APPALACHIAN DEVELOPMENT HIGHWAY PROGRAM (ADHP): AN OVERVIEW
CRS Report for Congress
Appalachian Development Highway
Program(ADHP): An Overview
Robert S. Kirk
The Appalachian Development Highway Program (ADHP) is a road building
program that is intended to break Appalachia’s regional isolation and encourage
Appalachian economic development. Administered by the Appalachian Regional
Commission (ARC), the ADHP is authorized to develop a network of 3,025 miles of
corridor roads. At the end of 1997, 2,258 miles, comprising 75% of the approved
corridor roads, were open to traffic. During the first 33 years of the ADHP’s existence
over $4.5 billion was appropriated from the Treasury’s general funds for this road
system. The annual appropriation levels fluctuated substantially over this period. The
Transportation Equity Act for the 21st Century (TEA21) authorizes $450 million per year
for the ADHP during FY1999 to FY2003 from the Highway Trust Fund. This provides
stability of funding for the ADHP.1 The federal share of the estimated cost to complete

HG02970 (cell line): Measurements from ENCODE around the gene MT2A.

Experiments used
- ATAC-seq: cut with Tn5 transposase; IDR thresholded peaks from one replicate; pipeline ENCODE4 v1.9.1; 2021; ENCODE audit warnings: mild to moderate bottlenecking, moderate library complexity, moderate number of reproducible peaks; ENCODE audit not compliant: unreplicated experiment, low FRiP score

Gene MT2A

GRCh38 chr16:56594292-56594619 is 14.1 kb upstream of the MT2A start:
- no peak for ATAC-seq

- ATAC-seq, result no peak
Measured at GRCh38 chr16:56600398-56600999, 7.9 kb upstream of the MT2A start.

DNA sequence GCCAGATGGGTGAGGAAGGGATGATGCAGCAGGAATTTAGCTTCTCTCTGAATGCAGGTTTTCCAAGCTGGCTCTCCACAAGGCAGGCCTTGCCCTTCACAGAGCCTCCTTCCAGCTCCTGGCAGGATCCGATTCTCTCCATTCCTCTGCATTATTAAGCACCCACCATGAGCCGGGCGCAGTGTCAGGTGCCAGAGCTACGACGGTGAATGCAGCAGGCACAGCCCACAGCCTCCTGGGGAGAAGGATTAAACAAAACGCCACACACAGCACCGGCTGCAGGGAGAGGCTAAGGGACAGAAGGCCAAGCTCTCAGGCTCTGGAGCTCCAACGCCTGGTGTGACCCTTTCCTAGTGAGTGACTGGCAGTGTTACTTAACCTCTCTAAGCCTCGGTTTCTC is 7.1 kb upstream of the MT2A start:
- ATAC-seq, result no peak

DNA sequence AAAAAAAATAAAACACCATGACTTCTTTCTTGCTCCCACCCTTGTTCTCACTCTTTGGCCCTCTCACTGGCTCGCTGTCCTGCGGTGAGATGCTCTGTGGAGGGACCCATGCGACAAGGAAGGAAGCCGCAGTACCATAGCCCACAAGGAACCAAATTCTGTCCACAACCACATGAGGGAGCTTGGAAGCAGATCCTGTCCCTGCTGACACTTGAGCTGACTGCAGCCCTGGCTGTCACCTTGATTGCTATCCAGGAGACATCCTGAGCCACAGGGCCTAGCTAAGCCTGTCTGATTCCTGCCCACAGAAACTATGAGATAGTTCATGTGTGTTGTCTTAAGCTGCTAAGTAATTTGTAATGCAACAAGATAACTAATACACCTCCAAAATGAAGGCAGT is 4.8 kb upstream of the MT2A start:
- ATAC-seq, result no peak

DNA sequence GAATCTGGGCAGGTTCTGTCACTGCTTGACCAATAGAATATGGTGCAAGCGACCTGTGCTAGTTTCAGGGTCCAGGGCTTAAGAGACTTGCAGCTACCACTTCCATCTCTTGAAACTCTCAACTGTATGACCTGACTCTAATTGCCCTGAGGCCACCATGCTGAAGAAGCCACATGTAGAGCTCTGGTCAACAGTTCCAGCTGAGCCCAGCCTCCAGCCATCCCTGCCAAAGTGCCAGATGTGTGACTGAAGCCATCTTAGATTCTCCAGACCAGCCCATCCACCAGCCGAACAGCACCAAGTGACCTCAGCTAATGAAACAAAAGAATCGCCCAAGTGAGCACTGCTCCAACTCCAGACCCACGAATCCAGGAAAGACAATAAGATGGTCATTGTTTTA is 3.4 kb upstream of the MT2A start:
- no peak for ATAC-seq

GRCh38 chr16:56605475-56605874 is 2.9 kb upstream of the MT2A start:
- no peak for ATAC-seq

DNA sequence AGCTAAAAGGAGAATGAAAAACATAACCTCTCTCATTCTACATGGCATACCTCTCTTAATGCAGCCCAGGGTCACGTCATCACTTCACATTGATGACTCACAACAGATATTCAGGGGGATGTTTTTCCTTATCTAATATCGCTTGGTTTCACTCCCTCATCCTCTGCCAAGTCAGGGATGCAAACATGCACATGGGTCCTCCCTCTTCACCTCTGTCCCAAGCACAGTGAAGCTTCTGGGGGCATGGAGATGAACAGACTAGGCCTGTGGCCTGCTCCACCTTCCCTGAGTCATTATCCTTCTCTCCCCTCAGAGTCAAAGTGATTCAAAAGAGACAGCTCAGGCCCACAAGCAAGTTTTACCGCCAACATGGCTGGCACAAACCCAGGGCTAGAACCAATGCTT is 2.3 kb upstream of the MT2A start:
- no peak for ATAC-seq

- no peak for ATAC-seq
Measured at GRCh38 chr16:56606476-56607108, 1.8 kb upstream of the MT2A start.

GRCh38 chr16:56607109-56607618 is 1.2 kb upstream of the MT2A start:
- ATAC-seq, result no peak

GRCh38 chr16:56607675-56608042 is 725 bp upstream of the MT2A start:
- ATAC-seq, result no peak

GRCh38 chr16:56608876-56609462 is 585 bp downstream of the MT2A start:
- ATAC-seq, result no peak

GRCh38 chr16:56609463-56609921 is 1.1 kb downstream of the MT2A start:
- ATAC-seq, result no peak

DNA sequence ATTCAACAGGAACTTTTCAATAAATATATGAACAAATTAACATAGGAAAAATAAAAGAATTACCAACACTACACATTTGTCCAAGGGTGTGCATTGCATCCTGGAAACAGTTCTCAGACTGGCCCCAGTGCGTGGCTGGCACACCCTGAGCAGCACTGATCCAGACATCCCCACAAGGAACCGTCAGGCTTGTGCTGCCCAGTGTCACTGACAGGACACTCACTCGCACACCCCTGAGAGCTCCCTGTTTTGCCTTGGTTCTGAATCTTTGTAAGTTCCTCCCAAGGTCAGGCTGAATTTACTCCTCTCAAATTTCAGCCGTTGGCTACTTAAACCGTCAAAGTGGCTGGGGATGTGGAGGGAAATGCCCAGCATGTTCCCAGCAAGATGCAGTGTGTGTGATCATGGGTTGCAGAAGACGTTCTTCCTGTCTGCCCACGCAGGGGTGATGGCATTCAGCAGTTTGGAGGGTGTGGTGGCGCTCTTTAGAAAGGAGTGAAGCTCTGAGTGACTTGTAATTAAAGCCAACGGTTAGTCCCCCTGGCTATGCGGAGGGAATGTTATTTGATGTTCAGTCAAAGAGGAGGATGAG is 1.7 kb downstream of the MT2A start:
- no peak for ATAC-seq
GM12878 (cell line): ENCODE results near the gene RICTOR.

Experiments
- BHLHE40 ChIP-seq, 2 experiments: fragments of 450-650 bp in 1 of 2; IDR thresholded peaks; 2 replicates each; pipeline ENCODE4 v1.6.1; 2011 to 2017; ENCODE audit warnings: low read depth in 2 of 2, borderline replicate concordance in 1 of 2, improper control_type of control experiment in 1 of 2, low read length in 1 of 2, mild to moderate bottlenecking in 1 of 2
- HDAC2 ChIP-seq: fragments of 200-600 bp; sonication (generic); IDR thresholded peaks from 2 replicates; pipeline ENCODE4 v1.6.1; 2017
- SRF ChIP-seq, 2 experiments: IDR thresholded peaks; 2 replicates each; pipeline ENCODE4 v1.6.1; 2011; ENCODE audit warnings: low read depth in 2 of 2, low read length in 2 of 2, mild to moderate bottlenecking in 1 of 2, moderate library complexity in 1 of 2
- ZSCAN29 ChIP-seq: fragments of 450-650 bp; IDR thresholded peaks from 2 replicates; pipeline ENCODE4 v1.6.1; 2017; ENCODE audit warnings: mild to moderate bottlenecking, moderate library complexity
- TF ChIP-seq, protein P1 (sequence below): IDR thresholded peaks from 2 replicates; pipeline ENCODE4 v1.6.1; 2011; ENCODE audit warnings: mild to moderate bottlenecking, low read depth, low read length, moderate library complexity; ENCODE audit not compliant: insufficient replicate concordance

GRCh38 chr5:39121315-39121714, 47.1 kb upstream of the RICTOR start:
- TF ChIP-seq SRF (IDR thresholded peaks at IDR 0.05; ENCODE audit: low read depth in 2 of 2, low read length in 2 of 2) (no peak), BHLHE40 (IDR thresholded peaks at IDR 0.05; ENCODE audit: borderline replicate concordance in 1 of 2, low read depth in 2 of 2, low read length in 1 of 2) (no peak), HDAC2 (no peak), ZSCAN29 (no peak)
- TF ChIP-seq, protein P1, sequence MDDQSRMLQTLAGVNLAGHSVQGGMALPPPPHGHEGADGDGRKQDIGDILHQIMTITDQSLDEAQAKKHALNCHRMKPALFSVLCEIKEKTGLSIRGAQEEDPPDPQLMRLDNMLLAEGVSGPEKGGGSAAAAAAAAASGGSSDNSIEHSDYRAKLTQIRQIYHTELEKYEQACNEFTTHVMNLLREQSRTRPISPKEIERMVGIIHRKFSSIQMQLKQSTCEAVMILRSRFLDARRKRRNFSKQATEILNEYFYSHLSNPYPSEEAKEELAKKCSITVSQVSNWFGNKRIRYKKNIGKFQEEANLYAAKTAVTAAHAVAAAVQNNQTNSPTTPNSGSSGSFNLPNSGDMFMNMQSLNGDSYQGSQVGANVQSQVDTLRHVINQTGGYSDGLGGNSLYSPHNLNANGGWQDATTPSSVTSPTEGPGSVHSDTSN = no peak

the ADHP network at the end of FY1997 was $6.2 billion. This report will not be
In 1964, the President’s Appalachian Regional Commission (PARC) reported that
Appalachia’s geographic isolation from both the prosperous adjacent eastern seaboard
and the mid-west was the “very basis” of its developmental lag. The PARC report argued
that Appalachian development could not proceed until its regional isolation was
overcome by its “penetration by an adequate transportation network.”2 Congress
responded to the report by passing the Appalachian Regional Commission Act of 1965
(ARCA) (P.L.89-4). The Act established the Appalachian Regional Commission (ARC)
as a regional development agency designed to establish a federal, state, and local
partnership. Although the Act’s supporters envisioned an economic development effort
1See U.S. Library of Congress. Congressional Research Service. The Transportation Equity Act
for the 21st Century (TEA-21) and the Federal Budget. CRS Report 98-749 E, by John W.
2President’s Appalachian Regional Commission (PARC). Appalachia: a Report. Washington,
The Commission, 1964. p. xv-xviii.
Congressional Research Service ˜ The Library of Congress
in a broad sense, building a road network that provided access “to and from the rest of the
nation and within the region itself,” was the ARC’s highest priority. The ARC program
is divided into two program areas, the Appalachian Development Highway Program
(ADHP) and the area development program.